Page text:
What Happens When You File for Bankruptcy?

What Happens When You File for Bankruptcy?Bankruptcy is probably your last choice in the face of foreclosure and other extreme financial woes. After trying everything else, bankruptcy is the only legal process to relieve you from your extreme debt and help you move toward a better financial future. This does not mean that the bankruptcy process is easy. When you file, you must explain to the bankruptcy trustee or the judge how you came into this financial situation and why it can only be remedied by filing for bankruptcy. Then the court will require you to hand in a list of all your debts and assets so they can determine how to handle your bankruptcy estate.

Before contacting a bankruptcy lawyer for assistance with this process, you may first want to know what to expect from the bankruptcy process.

Asset Division and Debt Classification:

The two categories that your assets will be placed in are:

  1. Exempt Assets: These assets will not be used to pay off your outstanding debt. Some assets that may qualify are personal items and some equity in your home and/or car.
  2. Non-Exempt Assets: These assets are applied towards your debt and will be seized to pay off your accounts. Any real estate property besides your home, any recreational motor vehicles, and other items may be subject to seizure.

Your debts are also divided into two groups:

  1. Secured Debts: Loans are included when the creditor still has security interest in the property that was originally provided as collateral for the loan. This applies to second homes, recreational vehicles, cars, and other similar purchases.
  2. Unsecured Debts: These debts do not deal with property, this is usually the debt associated with credit cards, personal loans, medical bills, etc.

The non-payment of secured debt may result in the creditor claiming collateral property, which makes it especially important in bankruptcy court.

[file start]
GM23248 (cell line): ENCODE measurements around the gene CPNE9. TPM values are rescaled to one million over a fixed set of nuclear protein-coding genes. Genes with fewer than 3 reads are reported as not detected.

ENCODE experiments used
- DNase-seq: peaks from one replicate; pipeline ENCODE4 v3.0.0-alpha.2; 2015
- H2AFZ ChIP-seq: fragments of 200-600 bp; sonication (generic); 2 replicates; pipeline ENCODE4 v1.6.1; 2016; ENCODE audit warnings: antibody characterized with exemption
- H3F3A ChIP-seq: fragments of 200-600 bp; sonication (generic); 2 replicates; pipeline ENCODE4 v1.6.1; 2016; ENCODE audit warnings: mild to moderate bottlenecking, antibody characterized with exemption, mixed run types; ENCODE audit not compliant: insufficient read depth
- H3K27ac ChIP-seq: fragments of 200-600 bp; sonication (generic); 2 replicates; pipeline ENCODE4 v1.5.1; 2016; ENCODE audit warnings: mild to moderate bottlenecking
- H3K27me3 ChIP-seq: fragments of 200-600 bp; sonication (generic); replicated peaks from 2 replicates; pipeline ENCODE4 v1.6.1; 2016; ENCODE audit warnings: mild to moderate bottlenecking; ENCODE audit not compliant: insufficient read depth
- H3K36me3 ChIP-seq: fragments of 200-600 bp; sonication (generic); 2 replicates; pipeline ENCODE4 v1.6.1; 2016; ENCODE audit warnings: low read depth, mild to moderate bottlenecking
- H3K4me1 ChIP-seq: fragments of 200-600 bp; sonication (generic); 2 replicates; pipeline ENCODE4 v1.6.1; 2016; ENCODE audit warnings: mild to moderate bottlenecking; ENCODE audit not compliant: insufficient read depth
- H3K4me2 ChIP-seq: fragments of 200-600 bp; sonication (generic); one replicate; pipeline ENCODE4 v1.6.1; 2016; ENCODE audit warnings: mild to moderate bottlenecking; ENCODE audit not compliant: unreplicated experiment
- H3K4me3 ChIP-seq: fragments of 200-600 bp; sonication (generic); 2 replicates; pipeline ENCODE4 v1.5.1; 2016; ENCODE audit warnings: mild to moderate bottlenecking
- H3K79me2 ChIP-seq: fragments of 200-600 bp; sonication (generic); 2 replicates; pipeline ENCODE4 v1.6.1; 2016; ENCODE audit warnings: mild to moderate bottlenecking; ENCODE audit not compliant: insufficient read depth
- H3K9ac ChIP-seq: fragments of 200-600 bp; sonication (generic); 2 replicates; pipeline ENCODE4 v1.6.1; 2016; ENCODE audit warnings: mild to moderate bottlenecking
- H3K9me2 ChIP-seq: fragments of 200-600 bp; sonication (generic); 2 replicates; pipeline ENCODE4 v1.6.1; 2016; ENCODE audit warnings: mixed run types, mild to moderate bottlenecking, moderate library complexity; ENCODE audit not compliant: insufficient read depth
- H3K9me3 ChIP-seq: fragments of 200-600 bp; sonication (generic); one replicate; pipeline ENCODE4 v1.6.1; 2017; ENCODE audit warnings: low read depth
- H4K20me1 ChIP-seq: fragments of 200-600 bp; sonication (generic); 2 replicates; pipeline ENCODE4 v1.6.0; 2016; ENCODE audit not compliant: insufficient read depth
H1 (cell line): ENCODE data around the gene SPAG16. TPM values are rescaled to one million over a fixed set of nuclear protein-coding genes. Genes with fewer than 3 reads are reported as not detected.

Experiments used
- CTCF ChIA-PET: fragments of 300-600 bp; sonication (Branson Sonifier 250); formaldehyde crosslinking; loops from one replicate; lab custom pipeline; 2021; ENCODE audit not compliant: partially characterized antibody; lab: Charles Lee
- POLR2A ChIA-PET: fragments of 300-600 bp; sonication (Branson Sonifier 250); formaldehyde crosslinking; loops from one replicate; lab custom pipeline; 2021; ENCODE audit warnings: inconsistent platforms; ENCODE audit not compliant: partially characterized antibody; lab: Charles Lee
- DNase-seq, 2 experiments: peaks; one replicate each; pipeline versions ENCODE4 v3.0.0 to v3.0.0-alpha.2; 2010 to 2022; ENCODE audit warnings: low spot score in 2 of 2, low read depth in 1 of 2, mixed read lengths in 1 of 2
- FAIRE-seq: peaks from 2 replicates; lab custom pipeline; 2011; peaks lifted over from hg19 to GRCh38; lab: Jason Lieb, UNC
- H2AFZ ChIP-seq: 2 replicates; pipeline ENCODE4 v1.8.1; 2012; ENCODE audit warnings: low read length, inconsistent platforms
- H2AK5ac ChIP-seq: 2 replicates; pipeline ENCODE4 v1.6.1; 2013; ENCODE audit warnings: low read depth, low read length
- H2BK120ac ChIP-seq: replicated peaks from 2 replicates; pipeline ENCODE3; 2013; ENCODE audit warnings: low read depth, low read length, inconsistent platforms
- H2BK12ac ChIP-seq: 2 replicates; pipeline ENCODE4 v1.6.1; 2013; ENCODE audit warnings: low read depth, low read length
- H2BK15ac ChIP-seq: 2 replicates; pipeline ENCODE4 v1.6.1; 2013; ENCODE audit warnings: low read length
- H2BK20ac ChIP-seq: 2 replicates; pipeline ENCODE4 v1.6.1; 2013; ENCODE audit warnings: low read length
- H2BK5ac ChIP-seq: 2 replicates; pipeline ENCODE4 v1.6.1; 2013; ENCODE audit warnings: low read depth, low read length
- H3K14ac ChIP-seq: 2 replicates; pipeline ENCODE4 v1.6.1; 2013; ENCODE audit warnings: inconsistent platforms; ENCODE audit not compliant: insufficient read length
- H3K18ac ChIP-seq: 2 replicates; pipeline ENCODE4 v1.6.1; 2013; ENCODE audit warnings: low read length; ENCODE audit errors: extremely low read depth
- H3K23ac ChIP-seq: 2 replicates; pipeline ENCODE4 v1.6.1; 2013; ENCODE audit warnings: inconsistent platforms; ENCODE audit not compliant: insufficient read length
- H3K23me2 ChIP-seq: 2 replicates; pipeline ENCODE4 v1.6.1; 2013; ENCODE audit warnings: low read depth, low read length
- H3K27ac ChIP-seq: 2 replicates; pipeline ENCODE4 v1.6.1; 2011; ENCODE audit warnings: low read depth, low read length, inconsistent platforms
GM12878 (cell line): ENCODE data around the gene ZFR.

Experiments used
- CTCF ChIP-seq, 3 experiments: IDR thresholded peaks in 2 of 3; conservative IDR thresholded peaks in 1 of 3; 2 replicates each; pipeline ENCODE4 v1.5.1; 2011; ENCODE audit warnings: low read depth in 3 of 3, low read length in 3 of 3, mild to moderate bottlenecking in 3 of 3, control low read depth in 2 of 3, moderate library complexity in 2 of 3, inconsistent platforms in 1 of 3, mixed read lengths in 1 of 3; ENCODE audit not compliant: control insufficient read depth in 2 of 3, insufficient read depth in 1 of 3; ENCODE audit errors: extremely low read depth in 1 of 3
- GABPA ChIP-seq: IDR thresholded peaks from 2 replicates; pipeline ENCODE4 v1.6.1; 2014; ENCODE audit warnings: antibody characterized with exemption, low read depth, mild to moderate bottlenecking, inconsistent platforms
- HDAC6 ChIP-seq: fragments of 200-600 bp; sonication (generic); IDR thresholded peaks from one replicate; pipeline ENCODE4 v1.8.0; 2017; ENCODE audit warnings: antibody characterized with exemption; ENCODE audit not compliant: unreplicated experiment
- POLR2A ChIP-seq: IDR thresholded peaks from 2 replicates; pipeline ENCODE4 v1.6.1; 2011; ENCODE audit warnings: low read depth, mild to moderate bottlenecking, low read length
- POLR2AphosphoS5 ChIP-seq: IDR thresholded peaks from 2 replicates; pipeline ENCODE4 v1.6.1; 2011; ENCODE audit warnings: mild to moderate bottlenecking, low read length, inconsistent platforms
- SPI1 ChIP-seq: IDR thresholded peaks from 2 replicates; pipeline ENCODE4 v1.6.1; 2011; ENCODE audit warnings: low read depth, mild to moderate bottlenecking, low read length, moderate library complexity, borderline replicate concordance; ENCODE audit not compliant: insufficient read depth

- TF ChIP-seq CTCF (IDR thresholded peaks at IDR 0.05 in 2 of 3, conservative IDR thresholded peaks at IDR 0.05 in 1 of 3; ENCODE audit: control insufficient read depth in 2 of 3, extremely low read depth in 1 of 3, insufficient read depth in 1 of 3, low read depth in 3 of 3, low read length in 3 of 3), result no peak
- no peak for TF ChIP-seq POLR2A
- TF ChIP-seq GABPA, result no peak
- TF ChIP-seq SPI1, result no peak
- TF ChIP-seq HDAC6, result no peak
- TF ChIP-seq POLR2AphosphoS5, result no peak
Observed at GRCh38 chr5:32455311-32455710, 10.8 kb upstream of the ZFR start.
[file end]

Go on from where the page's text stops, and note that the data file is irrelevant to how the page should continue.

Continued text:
After all the required information gets filed in court, your bankruptcy estate is assigned a trustee to pay off your secured debt in the allotted time period. In order for the trustee to do this, the court places a “stay” on creditors preventing them from foreclosing or confiscating any of your property. They are also not allowed to file a lawsuit against you for your outstanding balance.

What Chapter Should You File For?

  1. Chapter 7 Bankruptcy: This chapter is typically chosen by low income earners with few assets. This option allows you to liquidate, keep exempted assets, and discharge unsecured debts. Non-exempt assets are put towards payment of your debts, but student loans, taxes and unpaid child support are not dissolved.\
  2. Chapter 13 Bankruptcy: Individuals who prefer keeping their non-exempt property will choose this option, or they are trying to get more time to fight foreclosures. Chapter 13 reorganizes your debt and creates a payment plan that takes about three to five years to pay off your debt. Your trustee will collect your payments and pass them along to your creditors. Now you may keep your property without fearing foreclosure or seizure.

What Happens When You File for Bankruptcy? Call Us for More Info

If you are unsure about bankruptcy as a viable solution for your debt, call a bankruptcy lawyer Arlington, TX families trust from Brandy Austin Law Firm, PLLC to discuss whether bankruptcy is right for your situation.